Shortly after the Six Nations U20 Championship dates were unveiled, the international age-grade player development pathway received a further boost with the news that a four-team series based in South Africa will also take place in June and July.
The Junior Springboks will host Argentina’s Los Pumitas and Georgia’s Junior Lelos, familiar opponents of theirs from recent World Rugby U20 Championships and assorted friendlies, while Uruguay’s Los Teritos complete the line-up.
Like the 2021 Six Nations U20 competition, which runs from 19 June-13 July in Cardiff, the international series will also be played in one venue – the Markötter Stadium in Stellenbosch, starting next month.
The inclusion of Georgia in the tournament will mark a memorable occasion for the union as their junior and senior sides will be in the country, with the Springboks meeting Georgia in back-to-back tests on the first two weekends of July.
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In the first round of three on Friday, 18 June, Georgia face Argentina and the Junior Springboks begin their campaign against Uruguay.
The second round takes place five days later, on Wednesday, 23 June, and pits Uruguay with Georgia and South Africa with Argentina.
The latter fixture will revive memories of the Junior Springboks’ 35-3 semi-final win over Los Pumitas in 2012, the year they went on to lift the World Rugby U20 Championship trophy for the first and only time in their history.
The third and final round sees South Africa up against Georgia in a repeat of their pool encounter at the World Rugby U20 Championship 2019, while the final match of the round-robin stage is an all-South American affair with Uruguay up against Argentina.
The teams will receive four points for a win, two points for a draw, and a bonus point for scoring four tries or more or suffering a defeat by seven points or less.
The series will culminate in a thrilling closing round with the top two ranked teams and bottom two sides, respectively, meeting on Saturday, 3 July.
“We are delighted to be able to host the U20 International Series and to finally see the SA U20 players return to the field in the green and gold for the first time since the World Rugby U20 Championship in 2019,” said SA Rugby CEO Jurie Roux.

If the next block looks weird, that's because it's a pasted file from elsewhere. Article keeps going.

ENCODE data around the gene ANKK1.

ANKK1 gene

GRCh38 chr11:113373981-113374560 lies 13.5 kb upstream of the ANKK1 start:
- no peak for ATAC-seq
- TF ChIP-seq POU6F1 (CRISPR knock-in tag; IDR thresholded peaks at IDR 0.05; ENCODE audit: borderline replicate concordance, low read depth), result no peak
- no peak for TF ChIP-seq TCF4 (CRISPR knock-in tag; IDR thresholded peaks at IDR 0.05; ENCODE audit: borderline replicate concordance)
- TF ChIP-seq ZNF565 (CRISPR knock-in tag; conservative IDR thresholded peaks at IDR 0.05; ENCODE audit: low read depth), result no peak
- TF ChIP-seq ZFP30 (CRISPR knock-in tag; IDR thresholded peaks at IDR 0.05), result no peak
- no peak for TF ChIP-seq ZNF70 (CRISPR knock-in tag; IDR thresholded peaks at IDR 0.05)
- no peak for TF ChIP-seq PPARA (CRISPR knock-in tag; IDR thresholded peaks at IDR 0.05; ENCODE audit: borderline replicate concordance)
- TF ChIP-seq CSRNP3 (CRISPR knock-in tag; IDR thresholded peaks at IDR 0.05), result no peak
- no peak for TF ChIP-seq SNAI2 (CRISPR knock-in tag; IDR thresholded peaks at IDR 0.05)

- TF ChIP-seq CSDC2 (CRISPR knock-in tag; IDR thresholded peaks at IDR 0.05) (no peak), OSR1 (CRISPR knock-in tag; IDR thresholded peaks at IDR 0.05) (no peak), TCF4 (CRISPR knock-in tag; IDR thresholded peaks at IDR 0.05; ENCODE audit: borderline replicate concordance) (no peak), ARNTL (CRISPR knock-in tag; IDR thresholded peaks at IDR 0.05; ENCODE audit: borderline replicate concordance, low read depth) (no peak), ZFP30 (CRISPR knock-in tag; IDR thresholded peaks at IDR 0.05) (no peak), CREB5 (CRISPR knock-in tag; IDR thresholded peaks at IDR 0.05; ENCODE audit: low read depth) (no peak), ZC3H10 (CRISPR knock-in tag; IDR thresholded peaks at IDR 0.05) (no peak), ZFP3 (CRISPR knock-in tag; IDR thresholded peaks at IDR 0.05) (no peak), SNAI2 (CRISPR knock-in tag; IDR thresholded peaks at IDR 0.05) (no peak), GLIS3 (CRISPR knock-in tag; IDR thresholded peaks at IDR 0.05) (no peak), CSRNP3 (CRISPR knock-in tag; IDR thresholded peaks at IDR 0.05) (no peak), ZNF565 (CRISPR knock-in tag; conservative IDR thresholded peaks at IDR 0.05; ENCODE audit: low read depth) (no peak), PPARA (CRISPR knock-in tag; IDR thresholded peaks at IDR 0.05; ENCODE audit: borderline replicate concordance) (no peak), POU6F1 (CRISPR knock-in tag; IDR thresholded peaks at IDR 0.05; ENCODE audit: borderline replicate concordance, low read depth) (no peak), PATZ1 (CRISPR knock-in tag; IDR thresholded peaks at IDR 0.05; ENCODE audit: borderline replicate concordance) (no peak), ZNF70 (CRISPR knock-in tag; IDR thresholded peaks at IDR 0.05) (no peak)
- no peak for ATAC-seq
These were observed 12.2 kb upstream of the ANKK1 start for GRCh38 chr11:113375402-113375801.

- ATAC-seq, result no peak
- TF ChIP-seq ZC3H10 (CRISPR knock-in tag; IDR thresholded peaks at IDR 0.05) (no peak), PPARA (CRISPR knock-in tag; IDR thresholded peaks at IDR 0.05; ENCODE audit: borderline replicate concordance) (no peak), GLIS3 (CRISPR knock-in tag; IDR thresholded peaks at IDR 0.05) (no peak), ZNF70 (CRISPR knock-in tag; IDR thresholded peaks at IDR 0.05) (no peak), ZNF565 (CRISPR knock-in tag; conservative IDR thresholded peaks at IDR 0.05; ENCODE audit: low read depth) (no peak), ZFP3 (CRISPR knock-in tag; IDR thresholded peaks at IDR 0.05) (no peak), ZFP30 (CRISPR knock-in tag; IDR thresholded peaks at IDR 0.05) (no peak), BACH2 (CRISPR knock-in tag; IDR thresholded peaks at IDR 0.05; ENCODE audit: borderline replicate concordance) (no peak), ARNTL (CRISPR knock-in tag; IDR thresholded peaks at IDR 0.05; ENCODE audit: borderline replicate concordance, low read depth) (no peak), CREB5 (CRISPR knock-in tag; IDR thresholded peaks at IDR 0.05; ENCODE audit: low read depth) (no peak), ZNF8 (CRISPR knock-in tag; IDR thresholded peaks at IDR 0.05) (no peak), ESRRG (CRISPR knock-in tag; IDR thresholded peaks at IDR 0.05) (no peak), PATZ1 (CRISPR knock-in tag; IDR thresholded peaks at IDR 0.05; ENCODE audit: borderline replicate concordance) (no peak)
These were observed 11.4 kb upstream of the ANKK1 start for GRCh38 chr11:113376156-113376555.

“It has been a tough and challenging time for the players with junior competitions worldwide being cancelled due to the COVID-19 pandemic, so we share in their excitement to have this fantastic opportunity to showcase their skills against quality international teams.
“I would like to extend our sincere gratitude to World Rugby for making this series possible, as international competition at this level is invaluable in terms of player development.”
Several players from South Africa’s 2012 World Rugby U20 Championship triumph have gone on to enjoy stellar careers, using the experiences they learned as young players to bridge the gap when they step up to senior level.
The mastermind of their 2012 title win, fly-half Handre Pollard, is one of 48 South African players in total to have benefitted from the established pathway, going on to win Rugby World Cup 2019, and centre Jan Serfontein is another.
World Rugby U20 Championship and U20 Trophy graduates are to be found far and wide, in the leading club and international competitions, and Pollard, Serfontein and another member of the class of 2012, France second-row, Paul Willemse, won the European Challenge Cup together at Twickenham on Friday in the colours of Montpellier.
Argentina is no different to South Africa in this regard. In fact, their total of 73 U20 Championship graduates is only bettered by reigning champions France, while Georgia and Uruguay’s improved standing in test rugby is down to many of the leading lights of their U20 programme coming through and making a positive impression at senior level.
The enforced cancellation of the last two editions of the World Rugby U20 Championship because of COVID-19 threatened to leave a big hole in the player development pathway. But with the international series in South Africa taking place around the same time as the 2021 Six Nations U20 Championship, young players from as many as 10 countries will get the chance to put their skills to the test against their peers from around the world in June and July.
“With rugby tournaments affected by the ongoing pandemic all around the world, the organisation of the Under-20 International Series in South Africa provides a welcomed boost to junior teams involved and we look forward to having them back in action in June,” said World Rugby Chairman Sir Bill Beaumont.
“The U20 pathway has proven very successful in raising competitiveness and standards worldwide and we are confident it will continue to deliver the future stars of our game.”
Hard work rewarded
Bafana Nhleko was equally thrilled to see the Junior Springboks return to action in what will mark his first stint in the head coach role. “It’s great news that we can get international fixtures in such trying times and we are thankful to all who have made it possible,” he said.
“I’m happy for the boys that they have this opportunity and it is a great reward for their hard work. They know how lucky they are to receive this chance because last year a very talented group of players missed out on U20 international rugby.”
Nhleko added: “The U20 programme is an important step in the player pathway systems across the world. We are responsible for developing the players for the future, and the players and coaches understand the expectation to perform.
“Argentina and Georgia have proven to be tough opposition in the last few years, and we expect the same test from a set-piece, physicality and skills perspective. The little we have seen of Uruguay is their quick play and breakdown contest.
“We are looking forward to the privilege of being back on the field.”